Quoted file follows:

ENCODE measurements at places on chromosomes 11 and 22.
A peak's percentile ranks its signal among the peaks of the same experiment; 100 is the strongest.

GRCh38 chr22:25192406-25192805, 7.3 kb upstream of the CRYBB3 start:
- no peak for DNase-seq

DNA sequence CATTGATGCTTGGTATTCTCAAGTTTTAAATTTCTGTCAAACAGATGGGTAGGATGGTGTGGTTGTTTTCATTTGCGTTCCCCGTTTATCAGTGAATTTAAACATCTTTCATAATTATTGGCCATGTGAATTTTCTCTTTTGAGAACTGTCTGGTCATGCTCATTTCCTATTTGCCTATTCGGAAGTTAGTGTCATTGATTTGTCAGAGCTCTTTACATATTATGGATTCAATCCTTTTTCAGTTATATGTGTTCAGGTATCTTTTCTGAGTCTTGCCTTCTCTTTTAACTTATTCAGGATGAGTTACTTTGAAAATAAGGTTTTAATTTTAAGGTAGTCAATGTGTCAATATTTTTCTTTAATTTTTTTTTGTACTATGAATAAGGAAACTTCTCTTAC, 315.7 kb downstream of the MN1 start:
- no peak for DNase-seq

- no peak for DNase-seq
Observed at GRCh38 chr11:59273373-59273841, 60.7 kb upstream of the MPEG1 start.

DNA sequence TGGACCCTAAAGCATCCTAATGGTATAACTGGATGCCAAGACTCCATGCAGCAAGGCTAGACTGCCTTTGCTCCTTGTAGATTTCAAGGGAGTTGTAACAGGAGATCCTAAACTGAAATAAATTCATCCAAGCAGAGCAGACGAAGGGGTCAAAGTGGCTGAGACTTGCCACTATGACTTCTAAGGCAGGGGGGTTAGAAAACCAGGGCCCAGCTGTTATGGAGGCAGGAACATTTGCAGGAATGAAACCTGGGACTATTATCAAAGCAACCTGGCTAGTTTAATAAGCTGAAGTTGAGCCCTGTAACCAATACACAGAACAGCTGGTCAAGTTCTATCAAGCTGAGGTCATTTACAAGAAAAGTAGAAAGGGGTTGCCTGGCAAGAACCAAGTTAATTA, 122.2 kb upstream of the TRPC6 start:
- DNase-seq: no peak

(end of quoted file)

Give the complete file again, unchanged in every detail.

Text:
ENCODE measurements at places on chromosomes 11 and 22.
A peak's percentile ranks its signal among the peaks of the same experiment; 100 is the strongest.

GRCh38 chr22:25192406-25192805, 7.3 kb upstream of the CRYBB3 start:
- no peak for DNase-seq

DNA sequence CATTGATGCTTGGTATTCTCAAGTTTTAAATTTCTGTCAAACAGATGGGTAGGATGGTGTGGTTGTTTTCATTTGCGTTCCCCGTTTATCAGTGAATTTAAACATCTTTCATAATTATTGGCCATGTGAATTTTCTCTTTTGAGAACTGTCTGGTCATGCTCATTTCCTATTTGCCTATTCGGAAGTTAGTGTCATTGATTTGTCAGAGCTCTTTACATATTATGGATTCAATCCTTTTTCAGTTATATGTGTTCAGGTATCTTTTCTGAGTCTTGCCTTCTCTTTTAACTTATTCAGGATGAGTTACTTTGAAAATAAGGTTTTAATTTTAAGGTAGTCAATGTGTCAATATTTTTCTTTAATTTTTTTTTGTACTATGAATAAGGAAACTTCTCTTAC, 315.7 kb downstream of the MN1 start:
- no peak for DNase-seq

- no peak for DNase-seq
Observed at GRCh38 chr11:59273373-59273841, 60.7 kb upstream of the MPEG1 start.

DNA sequence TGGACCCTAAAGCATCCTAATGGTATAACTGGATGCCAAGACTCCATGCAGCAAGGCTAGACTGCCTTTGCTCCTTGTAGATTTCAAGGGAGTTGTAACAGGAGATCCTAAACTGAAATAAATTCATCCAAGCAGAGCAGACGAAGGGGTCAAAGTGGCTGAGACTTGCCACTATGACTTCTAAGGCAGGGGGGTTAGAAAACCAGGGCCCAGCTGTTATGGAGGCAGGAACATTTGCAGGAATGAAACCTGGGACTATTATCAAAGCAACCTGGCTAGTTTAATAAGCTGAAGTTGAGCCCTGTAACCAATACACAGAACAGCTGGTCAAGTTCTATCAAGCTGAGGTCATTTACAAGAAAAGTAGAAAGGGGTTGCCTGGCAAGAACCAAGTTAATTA, 122.2 kb upstream of the TRPC6 start:
- DNase-seq: no peak